Facebook Fixes iOS Battery Drain Issues, Here’s What Was Wrong

Our smartphones can do a lot of great things. They can connect us to all of the world’s information at the tap of a finger. They can capture our memories with the snap of a tiny, built-in camera. Despite all this, however, they still can’t really last more than a day of solid use.

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Facebook is trying to make its app a little less hard on our batteries, having recently released a software update that should fix many of the battery issues users are experiencing.

The company described the issues in a Facebook post by Facebook Engineering Manager Ari Grant, who said that the company had made a number of key changes to fix those issues. The first issue that the team found was what is called a “CPU Spin.”

“A CPU spin is like a child in a car asking, ‘Are we there yet? Are we there yet? Are we there yet?’ with the question not resulting in any progress to reaching the destination,” said Grant in the Facebook post. “This repeated processing causes our app to use more battery than intended. The version released today has some improvements that should start making this better.”

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The second issue that Facebook found involved how the app handles audio. Basically, the team found that if a user leaves the Facebook app halfway through watching a video, the audio session of that video remains open, basically acting as if it was continuing to silently play audio. Grant went on to say that while the app wasn’t really doing anything while open in the background, it was using battery simply by being open.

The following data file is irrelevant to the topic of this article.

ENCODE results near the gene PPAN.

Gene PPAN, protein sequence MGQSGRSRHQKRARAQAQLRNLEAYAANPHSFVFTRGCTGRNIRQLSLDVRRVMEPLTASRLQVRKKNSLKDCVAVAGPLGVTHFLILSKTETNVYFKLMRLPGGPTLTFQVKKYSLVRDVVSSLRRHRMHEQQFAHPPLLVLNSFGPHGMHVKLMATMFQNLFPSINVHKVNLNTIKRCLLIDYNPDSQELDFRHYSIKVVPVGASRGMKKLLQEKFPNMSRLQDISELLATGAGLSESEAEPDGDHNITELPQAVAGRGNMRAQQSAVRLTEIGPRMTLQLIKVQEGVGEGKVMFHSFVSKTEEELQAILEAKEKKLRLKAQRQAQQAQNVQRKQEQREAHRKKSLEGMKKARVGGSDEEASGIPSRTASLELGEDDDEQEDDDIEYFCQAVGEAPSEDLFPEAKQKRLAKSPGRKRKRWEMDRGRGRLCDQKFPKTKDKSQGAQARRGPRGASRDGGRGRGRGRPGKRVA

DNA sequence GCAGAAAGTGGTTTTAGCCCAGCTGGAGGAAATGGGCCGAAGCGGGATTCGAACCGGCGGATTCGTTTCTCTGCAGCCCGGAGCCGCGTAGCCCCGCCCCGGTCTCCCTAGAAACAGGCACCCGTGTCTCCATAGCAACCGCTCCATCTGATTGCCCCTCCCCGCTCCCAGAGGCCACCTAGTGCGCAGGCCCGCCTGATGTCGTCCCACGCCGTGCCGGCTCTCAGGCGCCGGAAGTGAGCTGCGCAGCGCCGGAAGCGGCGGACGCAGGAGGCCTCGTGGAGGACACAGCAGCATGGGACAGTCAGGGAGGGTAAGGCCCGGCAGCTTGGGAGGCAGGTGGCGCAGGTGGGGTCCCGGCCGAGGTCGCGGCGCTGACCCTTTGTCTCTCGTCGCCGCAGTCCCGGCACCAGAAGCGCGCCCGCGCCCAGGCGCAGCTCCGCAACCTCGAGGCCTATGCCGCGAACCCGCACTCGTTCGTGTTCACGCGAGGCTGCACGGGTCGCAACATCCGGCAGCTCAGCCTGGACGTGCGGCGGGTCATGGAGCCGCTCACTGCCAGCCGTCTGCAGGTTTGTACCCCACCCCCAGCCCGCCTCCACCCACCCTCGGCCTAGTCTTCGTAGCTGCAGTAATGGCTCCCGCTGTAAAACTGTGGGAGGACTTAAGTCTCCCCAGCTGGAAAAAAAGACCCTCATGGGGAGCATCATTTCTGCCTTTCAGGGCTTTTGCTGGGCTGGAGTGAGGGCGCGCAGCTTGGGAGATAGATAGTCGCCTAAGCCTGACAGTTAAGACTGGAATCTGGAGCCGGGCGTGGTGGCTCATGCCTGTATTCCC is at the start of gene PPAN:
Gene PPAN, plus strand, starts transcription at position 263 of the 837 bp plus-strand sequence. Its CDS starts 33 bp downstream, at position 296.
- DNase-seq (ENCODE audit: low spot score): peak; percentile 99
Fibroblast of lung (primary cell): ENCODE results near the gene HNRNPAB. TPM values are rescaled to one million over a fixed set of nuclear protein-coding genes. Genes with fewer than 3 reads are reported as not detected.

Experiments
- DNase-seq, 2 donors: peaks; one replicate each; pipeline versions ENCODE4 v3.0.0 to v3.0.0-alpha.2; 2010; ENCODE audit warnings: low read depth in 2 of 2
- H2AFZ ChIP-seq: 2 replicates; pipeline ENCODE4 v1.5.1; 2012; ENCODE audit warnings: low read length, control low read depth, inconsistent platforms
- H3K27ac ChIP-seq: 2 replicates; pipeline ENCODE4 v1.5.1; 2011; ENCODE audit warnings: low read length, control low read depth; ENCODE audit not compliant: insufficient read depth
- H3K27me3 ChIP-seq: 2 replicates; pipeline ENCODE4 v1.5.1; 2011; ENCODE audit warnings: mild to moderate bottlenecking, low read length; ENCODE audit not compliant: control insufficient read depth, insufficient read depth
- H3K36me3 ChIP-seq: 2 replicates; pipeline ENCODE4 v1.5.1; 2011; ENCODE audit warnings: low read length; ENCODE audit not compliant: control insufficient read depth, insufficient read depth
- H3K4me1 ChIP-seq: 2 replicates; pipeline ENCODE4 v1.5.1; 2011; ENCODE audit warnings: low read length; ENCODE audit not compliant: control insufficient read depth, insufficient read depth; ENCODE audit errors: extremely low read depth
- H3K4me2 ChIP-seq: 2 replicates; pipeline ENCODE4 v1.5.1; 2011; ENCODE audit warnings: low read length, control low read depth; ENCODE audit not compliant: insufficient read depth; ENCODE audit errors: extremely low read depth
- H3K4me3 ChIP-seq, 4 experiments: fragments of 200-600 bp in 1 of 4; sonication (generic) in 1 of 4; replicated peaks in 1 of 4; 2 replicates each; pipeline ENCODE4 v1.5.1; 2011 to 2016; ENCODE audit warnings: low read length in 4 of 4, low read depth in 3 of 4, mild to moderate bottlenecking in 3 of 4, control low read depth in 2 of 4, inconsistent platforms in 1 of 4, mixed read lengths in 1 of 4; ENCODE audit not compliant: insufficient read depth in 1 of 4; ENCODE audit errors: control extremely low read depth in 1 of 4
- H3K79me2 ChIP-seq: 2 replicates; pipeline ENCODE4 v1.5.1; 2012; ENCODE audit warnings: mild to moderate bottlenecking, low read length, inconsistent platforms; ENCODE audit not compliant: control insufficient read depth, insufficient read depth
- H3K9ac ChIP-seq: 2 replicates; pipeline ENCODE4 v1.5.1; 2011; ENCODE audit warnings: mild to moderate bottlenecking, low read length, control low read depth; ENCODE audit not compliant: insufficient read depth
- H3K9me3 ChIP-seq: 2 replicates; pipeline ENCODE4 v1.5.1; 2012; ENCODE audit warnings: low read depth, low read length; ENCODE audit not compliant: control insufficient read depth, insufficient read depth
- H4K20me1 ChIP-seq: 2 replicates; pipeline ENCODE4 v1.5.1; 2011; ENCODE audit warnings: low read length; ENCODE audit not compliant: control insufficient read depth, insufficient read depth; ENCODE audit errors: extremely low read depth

It’s also important to note that according to Grant the battery issues had nothing to do with the Location History feature in the app or anything related to location. What this means is that while users might be spending plenty of time on Facebook, the service isn’t tracking their every move just yet, especially is users haven’t opted in to location tracking.

The new fixes come a week after heavy complaints by users about the drain on battery life that an updated version of the Facebook had. One user in particular, Matt Galligan, who is the co-founder of a now-dead news aggregator called Circa, said that Facebook was the biggest offender of battery drain on his device.

The app was reportedly sucking up as much as 15 percent of his battery life, even when he disabled background app refresh, meaning that Facebook was not able to refresh when he wasn’t using the app. Safari, by comparison, used up 12 percent, with Messages taking up 6 percent.

Of course, there are plenty of other ways users can preserve battery life other than updating to version 42 of the Facebook iOS app. For example, users could switch on “Low Power Mode” from their Settings app. In fact, according to Apple, this new setting could help users get as much as three extra hours from their iPhone. Of course, it’s important to note that when Low Power Mode is on, things like the new Hey Siri feature, mail fetch, background app refresh, and automatic download will be turned off. Some visual effects will also not show.

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Another way to significantly decrease battery drain is to reduce the brightness of your phone’s display. Your iPhone’s display is a pretty intense part of the device, packing in a huge number of pixels, each of which requires power. You can quickly turn down your display brightness by heading to the Control Center, which is accessible by swiping up from the bottom of the display. You can also head to Settings and turn off Auto-Brightness, which turns the display brightness up or down based on how much ambient light is present in the room.

Another thing that you could do is turn on Auto-Lock, which will automatically lock your phone, and shut off the display, after a set amount of time. This again goes back to how much power a phone display uses up. To turn it on, and save your battery life, simply head to Settings, General, then tap Auto-Lock.

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